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One has to create a foot-deep trough or so, place the fence into the trough, and keep it covered over with rocks or cement to assure keeping these critters out!But unfortunately, you can't create such structures where it matters most--your garden gate!I can't have the flower bed in our unfenced front yard because of another flower devourer, the South West's feral pig, Javelina, whose odor you wouldn't believe is stronger than a skunk's. Hang a single strand 8 to 10 inches off the ground around the edge of your garden, the experts suggest.“Here is my Javelina deterrent method: OK, this is really gross but it is free and only for garden lovers who are determined to persuade the neighborhood Javelinas (and rabbits as a bonus) that their garden just isn't yummy anymore.This has worked perfectly so far, and here's what you do.I cannot vouch for other kinds of wild pigs, however).Further, to make things more interesting, my husband put long, metal fence posts into the buckets standing upward, leaning against the bar that keeps deer from jumping over the gate..way, if the critters do topple the buckets they will not only get wet.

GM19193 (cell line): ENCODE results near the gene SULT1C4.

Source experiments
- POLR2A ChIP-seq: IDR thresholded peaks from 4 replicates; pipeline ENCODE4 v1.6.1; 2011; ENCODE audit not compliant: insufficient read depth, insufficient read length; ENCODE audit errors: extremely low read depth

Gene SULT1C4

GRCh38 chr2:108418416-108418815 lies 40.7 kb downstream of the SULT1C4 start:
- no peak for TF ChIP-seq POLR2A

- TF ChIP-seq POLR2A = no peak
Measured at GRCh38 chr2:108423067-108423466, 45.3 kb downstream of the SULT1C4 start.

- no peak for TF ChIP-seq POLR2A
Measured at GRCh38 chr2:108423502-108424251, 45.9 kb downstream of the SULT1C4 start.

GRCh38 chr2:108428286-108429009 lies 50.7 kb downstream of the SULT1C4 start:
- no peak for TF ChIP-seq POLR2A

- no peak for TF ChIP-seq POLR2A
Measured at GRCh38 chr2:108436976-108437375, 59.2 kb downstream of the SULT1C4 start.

I used a broom on the gravel to smooth it out to really see if anything was disturbed and it wasn't!
“Actually, Javelinas can show up at almost any time, but they ALWAYS show up for a meal or two in late summer.
I don't know where they came from or where they go, but they come in late August and September like clockwork. Javelinas and any wild pig, being "rooters," can shove their snouts into any kind of ground with enough determination to get under any fencing structure, lift up the fence wire, just enough, to get under the fence, and feast.
I have a dog and three cats so I have to be careful what chemicals I put down because my dog just goes behind me and injests everything he can find. The birds scatter whenever I come outside, thinking I'M the garden pest, SO I made a scarecrow from a broom, plastic bag and my old stocking cap, which worked - for 8 or 10 days - whoopee. As for fencing, it must be at least 2 to 3 feet tall and not less than 3 inches below ground.
I found out the hard way when he almost died from eating my snail bait! The birds are now back for the rest of the flowers. Some pet and feed stores sell low-voltage electric or solar-powered fencing, which can be effective.